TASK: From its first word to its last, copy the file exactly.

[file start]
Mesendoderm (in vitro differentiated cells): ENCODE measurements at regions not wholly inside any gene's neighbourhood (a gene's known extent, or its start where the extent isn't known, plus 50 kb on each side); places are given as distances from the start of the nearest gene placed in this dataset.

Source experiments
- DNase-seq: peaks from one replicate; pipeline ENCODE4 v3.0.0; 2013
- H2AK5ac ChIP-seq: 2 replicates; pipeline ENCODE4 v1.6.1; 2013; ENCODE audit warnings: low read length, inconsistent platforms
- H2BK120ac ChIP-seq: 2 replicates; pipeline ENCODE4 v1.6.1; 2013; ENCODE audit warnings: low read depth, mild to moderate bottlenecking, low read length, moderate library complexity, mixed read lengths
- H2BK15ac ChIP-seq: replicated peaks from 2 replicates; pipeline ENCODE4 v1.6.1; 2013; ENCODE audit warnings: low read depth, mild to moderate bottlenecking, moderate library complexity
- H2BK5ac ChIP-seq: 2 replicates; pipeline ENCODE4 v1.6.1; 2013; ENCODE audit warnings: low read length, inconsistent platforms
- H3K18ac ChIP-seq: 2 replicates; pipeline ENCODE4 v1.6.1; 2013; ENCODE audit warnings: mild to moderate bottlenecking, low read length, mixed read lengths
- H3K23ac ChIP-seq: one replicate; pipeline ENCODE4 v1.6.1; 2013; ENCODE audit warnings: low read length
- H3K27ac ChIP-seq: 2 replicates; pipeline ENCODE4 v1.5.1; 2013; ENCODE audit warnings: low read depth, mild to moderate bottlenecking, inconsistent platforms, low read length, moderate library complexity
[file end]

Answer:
Mesendoderm (in vitro differentiated cells): ENCODE measurements at regions not wholly inside any gene's neighbourhood (a gene's known extent, or its start where the extent isn't known, plus 50 kb on each side); places are given as distances from the start of the nearest gene placed in this dataset.

Source experiments
- DNase-seq: peaks from one replicate; pipeline ENCODE4 v3.0.0; 2013
- H2AK5ac ChIP-seq: 2 replicates; pipeline ENCODE4 v1.6.1; 2013; ENCODE audit warnings: low read length, inconsistent platforms
- H2BK120ac ChIP-seq: 2 replicates; pipeline ENCODE4 v1.6.1; 2013; ENCODE audit warnings: low read depth, mild to moderate bottlenecking, low read length, moderate library complexity, mixed read lengths
- H2BK15ac ChIP-seq: replicated peaks from 2 replicates; pipeline ENCODE4 v1.6.1; 2013; ENCODE audit warnings: low read depth, mild to moderate bottlenecking, moderate library complexity
- H2BK5ac ChIP-seq: 2 replicates; pipeline ENCODE4 v1.6.1; 2013; ENCODE audit warnings: low read length, inconsistent platforms
- H3K18ac ChIP-seq: 2 replicates; pipeline ENCODE4 v1.6.1; 2013; ENCODE audit warnings: mild to moderate bottlenecking, low read length, mixed read lengths
- H3K23ac ChIP-seq: one replicate; pipeline ENCODE4 v1.6.1; 2013; ENCODE audit warnings: low read length
- H3K27ac ChIP-seq: 2 replicates; pipeline ENCODE4 v1.5.1; 2013; ENCODE audit warnings: low read depth, mild to moderate bottlenecking, inconsistent platforms, low read length, moderate library complexity